Getting the attention of investigative journalist Edward Jay Epstein (The JFK Assassination Diary, 2013, etc.) is no small feat. Having profiled everyone from Lee Harvey Oswald to CIA chief James Jesus Angleton, Epstein has had a front row seat to the spy game for more than 40 years. So in May, 2013, when NSA contractor Edward Snowden disclosed mass surveillance programs from a hotel room in Hong Kong before fleeing to Moscow, Epstein took a gamble. A year later he found himself at the Mira Hotel in Hong Kong and would later find himself in Moscow to meet with Snowden’s Russian handlers in order to write How America Lost Its Secrets, which Kirkus’ reviewer calls “a wild and harrowing detective story” in a starred review.
Once Epstein began re-tracing Snowden’s steps, he started discovering other mysteries—days in Hong Kong when Snowden was unaccounted for, as well as contradictions in his public statements. The journalist found it all perplexing.
“I think the fact that he went public was evidence that he was not a Russian spy at the time that he went public,” Epstein explains from his home in New York City. “It’s not unusual for a defector to give a press conference in Moscow. But it’s highly unusual for someone to go public in the way that Snowden did before he got to Moscow, where he had sanctuary and protection.”
Epstein also discovered that many of the public’s misconceptions about Snowden are fostered by the man himself.
“I think there are major misconceptions,” says Epstein. “First, this assertion that he gave the journalists in Hong Kong all of his documents is false. He gave a small fraction of them. A second misconception is that he destroyed everything he had before he went to Moscow. He brought his documents to Moscow. The last misconception is that Edward Snowden is a dedicated whistle-blower. He’s a man who stole a lot of information, some of which qualifies as whistle-blowing, and some of which does not.”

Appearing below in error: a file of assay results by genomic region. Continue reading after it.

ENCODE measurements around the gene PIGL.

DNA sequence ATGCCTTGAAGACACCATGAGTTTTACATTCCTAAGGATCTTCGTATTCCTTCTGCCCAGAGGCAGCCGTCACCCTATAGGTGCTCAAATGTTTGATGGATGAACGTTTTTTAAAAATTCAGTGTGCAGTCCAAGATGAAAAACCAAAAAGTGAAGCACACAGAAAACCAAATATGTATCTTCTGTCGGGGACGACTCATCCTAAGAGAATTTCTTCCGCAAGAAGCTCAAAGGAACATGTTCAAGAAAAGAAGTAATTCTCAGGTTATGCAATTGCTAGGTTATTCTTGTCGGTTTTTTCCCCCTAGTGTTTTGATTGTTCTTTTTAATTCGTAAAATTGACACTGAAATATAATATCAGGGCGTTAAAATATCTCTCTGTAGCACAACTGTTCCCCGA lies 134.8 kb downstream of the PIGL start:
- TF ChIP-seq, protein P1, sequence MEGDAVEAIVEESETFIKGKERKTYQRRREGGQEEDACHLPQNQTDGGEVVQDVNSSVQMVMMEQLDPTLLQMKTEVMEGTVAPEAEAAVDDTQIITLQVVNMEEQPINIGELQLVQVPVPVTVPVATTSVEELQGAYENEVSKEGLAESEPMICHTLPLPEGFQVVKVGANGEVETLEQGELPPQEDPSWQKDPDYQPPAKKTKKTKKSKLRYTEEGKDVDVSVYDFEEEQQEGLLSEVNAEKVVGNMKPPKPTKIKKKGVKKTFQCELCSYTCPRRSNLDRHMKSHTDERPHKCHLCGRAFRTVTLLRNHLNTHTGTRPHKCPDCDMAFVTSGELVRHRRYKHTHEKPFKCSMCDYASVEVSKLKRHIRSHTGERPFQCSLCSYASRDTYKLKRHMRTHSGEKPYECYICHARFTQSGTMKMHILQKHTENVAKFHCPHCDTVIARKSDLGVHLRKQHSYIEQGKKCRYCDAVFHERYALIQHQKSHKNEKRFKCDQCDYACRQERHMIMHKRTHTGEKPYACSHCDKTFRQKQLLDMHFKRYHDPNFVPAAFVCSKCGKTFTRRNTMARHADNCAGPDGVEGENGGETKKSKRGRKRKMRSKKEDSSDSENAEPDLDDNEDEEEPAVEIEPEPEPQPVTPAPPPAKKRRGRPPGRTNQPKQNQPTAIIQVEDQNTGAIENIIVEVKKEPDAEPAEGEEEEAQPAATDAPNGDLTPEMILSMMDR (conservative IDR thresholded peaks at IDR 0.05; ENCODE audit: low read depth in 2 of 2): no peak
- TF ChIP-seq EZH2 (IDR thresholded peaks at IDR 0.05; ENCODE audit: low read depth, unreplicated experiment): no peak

The course of his investigation also brought Epstein into the orbit of spies, fixers, lawyers and other allies. The journalist sat down in Moscow with Anatoly Kucherena, the high-profile Russian attorney known to be Snowden’s gatekeeper in Moscow. Epstein’s request for a meeting with Snowden was politely declined.
“I don’t think he saw me as someone useful to promulgating his narrative,” says Epstein. “I would have asked specific questions. I would have asked him what flight he took from Hawaii to Honolulu, and when he bought his ticket. I would ask where he stayed during his first 10 days in Hong Kong. My main question to him would be who his friends were at the NSA. I’m interested in whether he acted alone, even if the other party was unwitting.”
Ultimately, Epstein found that he had to correlate Snowden’s actions against his public statements.
“I can’t speak to Snowden’s intention without looking at what he does, not what he says,” says Epstein. “He boards a plane to Moscow after speaking to Russian diplomats. We know Vladmir Putin personally authorized his flight to Russia. When he lands, Russian special operations launched an action to take him off the plane and then he’s not heard from again for 22 days. I think his intentions correspond to what he did. It can’t be accidental.”
In the end, despite his best efforts to unearth Snowden’s motives and character, Epstein was left with little more than a cipher.
“Here’s the thing,” says Epstein. “I did a book on Lee Harvey Oswald called Legend. Oswald was a despicable character who killed a beloved President. I managed to find more than 150 people who knew Oswald and would talk to me. With Edward Snowden, I couldn’t find a single person who really knew him. Snowden, unlike Oswald, isn’t a despicable character. So why wouldn’t someone emerge to defend him? The only answer I could come up with is that Snowden didn’t associate with a lot of people. He kept to himself almost pathologically. Maybe it’s a culture where he lives in cyberspace and he doesn’t live in the terrestrial world.”
Clayton Moore is a freelance writer, journalist, book critic, and prolific interviewer of other writers. His work appears in numerous newspapers, magazines, websites and other media. He is based in Monterey, California.